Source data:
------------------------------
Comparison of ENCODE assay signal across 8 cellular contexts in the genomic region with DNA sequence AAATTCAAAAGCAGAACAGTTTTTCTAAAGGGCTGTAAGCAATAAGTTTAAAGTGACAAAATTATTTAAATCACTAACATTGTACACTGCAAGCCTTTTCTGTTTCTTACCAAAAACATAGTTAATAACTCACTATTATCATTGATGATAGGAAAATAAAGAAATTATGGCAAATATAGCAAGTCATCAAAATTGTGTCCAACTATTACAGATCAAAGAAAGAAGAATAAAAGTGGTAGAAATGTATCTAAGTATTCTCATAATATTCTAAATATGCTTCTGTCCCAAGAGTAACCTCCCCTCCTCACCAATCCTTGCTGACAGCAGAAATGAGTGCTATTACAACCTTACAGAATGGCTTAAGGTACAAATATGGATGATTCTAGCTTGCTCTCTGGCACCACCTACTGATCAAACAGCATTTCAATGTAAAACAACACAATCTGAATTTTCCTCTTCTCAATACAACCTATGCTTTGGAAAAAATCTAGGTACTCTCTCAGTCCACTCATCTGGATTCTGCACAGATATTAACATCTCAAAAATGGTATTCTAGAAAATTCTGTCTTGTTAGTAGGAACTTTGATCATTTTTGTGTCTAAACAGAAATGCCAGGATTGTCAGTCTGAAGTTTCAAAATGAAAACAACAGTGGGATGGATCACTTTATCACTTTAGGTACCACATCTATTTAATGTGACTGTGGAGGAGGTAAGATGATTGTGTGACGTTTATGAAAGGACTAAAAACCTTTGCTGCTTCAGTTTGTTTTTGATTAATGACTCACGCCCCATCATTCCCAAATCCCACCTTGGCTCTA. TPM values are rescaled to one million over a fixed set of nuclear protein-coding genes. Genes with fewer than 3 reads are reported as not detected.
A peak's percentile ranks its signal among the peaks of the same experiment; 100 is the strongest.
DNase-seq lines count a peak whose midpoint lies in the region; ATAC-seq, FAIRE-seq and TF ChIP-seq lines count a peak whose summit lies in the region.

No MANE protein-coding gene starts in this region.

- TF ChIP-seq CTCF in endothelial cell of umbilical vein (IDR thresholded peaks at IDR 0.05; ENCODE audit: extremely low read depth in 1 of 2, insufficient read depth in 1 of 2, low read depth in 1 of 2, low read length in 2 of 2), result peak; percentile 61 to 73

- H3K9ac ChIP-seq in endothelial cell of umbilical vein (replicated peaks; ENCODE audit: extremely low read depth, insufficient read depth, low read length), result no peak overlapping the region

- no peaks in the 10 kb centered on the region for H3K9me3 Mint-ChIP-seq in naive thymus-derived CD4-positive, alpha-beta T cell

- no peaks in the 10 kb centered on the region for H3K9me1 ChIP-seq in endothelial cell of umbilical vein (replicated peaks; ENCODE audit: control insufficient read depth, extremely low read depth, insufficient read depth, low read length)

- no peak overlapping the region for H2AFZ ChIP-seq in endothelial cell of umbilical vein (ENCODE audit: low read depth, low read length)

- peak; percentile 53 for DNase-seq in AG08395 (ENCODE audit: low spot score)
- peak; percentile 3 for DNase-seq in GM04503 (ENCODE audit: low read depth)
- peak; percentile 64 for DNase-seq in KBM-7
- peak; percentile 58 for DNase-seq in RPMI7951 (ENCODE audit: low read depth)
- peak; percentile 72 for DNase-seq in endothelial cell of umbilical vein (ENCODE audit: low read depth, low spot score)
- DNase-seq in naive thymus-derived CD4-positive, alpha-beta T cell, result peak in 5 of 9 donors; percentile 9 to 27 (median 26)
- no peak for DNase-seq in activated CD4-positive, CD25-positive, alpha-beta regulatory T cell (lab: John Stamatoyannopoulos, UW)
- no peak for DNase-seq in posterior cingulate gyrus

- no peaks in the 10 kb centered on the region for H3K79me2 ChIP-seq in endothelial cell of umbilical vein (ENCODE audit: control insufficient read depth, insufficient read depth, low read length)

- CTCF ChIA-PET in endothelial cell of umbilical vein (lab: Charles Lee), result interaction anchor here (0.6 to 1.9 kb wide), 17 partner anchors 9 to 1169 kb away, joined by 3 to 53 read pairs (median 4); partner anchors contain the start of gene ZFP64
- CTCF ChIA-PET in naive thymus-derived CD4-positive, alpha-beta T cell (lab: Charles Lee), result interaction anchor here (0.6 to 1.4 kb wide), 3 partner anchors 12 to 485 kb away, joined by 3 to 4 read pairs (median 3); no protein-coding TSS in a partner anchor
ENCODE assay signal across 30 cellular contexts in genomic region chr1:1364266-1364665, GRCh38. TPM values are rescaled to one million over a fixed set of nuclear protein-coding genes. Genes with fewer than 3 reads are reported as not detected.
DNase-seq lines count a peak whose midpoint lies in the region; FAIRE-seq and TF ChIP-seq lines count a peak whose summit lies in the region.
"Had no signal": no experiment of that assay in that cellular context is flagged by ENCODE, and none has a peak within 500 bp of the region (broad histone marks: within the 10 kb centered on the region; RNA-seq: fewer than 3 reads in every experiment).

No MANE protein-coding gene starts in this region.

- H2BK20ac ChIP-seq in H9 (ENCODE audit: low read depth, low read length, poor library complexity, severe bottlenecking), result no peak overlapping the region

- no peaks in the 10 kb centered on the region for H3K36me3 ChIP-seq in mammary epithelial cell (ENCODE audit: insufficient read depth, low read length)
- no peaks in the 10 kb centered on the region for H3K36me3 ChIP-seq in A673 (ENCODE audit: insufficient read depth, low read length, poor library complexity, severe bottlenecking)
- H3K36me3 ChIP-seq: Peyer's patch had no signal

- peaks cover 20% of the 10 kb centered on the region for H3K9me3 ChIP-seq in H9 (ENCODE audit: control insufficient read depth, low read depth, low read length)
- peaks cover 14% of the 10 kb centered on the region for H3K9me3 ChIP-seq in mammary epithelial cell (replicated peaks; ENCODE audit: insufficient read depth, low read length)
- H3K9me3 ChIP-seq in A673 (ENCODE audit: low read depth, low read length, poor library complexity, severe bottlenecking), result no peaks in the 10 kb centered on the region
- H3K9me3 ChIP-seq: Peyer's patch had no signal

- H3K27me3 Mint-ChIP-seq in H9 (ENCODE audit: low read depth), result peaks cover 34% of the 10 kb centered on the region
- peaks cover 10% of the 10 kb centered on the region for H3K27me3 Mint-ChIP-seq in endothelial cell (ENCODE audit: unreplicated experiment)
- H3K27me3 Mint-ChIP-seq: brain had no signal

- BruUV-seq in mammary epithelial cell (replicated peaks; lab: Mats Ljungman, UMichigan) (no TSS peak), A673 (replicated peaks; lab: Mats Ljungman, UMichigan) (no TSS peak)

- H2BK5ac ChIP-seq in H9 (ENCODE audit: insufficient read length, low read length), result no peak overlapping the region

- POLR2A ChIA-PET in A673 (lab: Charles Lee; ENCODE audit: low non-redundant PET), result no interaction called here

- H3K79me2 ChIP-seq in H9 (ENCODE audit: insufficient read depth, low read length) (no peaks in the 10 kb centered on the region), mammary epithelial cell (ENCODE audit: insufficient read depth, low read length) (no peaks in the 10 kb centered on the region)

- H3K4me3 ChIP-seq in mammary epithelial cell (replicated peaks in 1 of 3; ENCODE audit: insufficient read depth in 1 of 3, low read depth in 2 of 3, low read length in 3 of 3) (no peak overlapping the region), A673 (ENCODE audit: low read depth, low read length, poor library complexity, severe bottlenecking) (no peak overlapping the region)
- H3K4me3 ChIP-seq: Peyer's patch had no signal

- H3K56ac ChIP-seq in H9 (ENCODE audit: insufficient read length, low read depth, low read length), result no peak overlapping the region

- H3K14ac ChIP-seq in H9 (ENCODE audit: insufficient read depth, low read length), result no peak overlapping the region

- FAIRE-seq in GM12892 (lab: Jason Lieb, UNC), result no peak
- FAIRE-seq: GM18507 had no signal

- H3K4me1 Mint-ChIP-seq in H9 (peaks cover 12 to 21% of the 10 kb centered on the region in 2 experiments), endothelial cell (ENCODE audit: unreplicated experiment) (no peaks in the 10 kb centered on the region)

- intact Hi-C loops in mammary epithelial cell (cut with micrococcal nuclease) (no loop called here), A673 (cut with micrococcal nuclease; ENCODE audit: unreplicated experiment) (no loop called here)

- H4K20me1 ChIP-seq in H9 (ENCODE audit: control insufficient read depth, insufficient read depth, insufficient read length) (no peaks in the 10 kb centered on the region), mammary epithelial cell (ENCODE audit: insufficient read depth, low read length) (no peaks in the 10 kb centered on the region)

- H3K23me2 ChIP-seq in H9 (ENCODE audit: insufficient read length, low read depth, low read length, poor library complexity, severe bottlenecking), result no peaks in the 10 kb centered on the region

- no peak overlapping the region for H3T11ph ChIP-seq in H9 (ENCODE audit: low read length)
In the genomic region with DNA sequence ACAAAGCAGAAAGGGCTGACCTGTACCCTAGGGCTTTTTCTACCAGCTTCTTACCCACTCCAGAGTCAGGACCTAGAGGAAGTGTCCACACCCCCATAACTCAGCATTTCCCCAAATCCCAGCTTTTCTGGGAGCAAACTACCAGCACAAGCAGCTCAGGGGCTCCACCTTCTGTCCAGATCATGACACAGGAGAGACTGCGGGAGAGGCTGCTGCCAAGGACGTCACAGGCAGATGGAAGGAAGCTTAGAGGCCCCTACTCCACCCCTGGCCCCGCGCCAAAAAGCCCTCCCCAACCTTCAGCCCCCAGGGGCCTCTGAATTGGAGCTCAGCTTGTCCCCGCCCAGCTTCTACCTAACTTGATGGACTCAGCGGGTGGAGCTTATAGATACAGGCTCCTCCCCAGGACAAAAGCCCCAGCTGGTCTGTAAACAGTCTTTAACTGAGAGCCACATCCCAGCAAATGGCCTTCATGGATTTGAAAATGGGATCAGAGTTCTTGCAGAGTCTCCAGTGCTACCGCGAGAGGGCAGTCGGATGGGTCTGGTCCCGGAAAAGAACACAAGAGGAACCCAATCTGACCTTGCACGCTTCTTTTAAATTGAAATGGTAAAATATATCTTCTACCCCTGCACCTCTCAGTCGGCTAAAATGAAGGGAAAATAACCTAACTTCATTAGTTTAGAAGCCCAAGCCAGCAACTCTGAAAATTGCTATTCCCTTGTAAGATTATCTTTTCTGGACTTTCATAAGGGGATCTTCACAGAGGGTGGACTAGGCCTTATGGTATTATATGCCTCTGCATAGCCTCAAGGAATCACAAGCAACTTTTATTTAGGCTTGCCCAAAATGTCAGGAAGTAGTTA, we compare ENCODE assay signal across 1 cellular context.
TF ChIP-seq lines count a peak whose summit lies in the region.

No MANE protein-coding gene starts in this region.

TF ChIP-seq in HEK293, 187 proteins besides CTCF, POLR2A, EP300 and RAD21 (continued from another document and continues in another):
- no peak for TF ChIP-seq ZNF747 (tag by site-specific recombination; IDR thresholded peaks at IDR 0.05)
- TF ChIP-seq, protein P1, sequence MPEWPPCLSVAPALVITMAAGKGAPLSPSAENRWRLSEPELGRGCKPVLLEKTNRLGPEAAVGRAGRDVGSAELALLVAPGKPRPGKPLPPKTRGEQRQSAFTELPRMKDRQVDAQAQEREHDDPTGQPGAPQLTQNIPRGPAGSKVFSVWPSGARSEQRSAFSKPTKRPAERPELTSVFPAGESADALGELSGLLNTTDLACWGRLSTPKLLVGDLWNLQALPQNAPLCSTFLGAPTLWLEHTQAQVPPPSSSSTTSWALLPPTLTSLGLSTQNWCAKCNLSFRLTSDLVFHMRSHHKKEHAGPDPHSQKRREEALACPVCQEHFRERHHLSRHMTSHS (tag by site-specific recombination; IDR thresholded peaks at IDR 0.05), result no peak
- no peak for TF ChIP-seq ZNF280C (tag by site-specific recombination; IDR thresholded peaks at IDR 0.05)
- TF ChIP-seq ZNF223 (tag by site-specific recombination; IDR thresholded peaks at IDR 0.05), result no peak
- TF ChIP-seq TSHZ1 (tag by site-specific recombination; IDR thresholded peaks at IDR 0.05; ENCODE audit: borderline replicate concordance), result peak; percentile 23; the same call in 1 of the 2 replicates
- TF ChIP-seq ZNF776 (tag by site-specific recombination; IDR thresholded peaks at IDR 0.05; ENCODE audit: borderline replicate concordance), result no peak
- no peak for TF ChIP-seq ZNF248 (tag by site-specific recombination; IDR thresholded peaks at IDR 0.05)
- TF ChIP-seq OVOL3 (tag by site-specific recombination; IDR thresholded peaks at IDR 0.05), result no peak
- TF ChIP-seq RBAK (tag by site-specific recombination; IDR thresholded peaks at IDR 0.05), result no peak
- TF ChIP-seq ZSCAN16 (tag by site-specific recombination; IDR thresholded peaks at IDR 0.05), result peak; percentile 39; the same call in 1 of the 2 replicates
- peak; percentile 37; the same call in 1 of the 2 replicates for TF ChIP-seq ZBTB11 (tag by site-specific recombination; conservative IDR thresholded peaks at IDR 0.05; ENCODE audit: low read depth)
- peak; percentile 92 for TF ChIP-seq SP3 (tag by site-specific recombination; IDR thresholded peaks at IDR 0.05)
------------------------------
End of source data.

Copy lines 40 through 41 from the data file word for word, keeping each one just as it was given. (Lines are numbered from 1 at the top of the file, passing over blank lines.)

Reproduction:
- H3K4me3 ChIP-seq in mammary epithelial cell (replicated peaks in 1 of 3; ENCODE audit: insufficient read depth in 1 of 3, low read depth in 2 of 3, low read length in 3 of 3) (no peak overlapping the region), A673 (ENCODE audit: low read depth, low read length, poor library complexity, severe bottlenecking) (no peak overlapping the region)
- H3K4me3 ChIP-seq: Peyer's patch had no signal